10. Here only flame upon flame and black among the red sparks, streaks of black and light grown colorless why did you turn back, that hell should be reinhabited of myself thus swept into nothingness? why did you turn back? why did you glance back? why did you hesitate for that moment? why did you bend your face caught with the flame of the upper earth, above my face? what was it that crossed my face with the light from yours and your glance? what was it you saw in my face? the light of your own face, the fire of your own presence? what had my face to offer but reflex of the earth, hyacinth colour caught from the raw fissure in the rock where the light struck, and the colour of azure crocuses, and the bright surface of gold crocuses and of the wind-flower, swift in its veins as lightning and as white. “Eurydice” by H.D. (Hilda Doolittle): Second section of the Poem

  11. So for your arrogance and your ruthlessness I have lost the earth and the flowers of the earth, and the live souls above the earth, and you who passed across the light and reached ruthless; you who have your own light, who are to yourself a presence, who need no presence; yet for all your arrogance and your glance, I tell you this: such loss is no loss, Such terror, such coils and strands and pitfalls of blackness such terror is no loss; hell is no worse than your earth above the earth, hell is no worse, no, nor your flowers nor your veins of light nor your presence, a loss; my hell is no worse than yours though you pass among the flowers and speak with the spirits above the earth. “Eurydice” by H.D. (Hilda Doolittle): Fifth section of the Poem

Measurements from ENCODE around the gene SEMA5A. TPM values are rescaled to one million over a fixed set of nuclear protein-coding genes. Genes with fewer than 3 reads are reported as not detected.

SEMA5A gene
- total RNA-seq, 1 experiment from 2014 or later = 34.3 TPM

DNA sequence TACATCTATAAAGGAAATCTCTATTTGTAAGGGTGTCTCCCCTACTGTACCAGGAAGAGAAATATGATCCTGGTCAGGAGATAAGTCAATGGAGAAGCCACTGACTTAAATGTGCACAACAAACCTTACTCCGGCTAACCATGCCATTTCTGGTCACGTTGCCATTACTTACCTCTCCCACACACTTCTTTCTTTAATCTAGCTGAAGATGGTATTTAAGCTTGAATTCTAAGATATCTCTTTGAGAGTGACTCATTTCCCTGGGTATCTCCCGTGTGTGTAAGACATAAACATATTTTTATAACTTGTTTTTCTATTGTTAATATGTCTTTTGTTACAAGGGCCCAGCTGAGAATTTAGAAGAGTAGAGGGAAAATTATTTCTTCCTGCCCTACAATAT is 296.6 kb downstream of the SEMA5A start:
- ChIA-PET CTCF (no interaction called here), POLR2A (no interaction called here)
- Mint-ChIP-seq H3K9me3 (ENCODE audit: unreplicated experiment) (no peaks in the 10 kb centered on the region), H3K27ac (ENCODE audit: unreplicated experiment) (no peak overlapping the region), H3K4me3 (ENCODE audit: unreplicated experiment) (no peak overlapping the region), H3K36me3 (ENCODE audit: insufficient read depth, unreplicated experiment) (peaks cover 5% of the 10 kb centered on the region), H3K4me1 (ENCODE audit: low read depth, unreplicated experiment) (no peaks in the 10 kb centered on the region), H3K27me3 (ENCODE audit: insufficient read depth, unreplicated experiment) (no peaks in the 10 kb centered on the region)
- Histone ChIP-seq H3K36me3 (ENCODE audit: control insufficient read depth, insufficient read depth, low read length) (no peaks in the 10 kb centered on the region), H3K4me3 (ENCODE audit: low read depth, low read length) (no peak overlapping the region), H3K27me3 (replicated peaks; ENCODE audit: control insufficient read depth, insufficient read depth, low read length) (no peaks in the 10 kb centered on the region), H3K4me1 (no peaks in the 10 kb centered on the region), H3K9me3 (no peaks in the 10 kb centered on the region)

12. “Eurydice” by H.D.: Seventh (Last) section of the Poem At least I have the flowers of myself, And my thoughts, no god can take that; I have the fervour of myself for a presence and my own spirit for light; and my spirit with its loss knows this; though small against the black, small against the formless rocks, hell must break before I am lost; before I am lost, hell must open like a red rose for the dead to pass.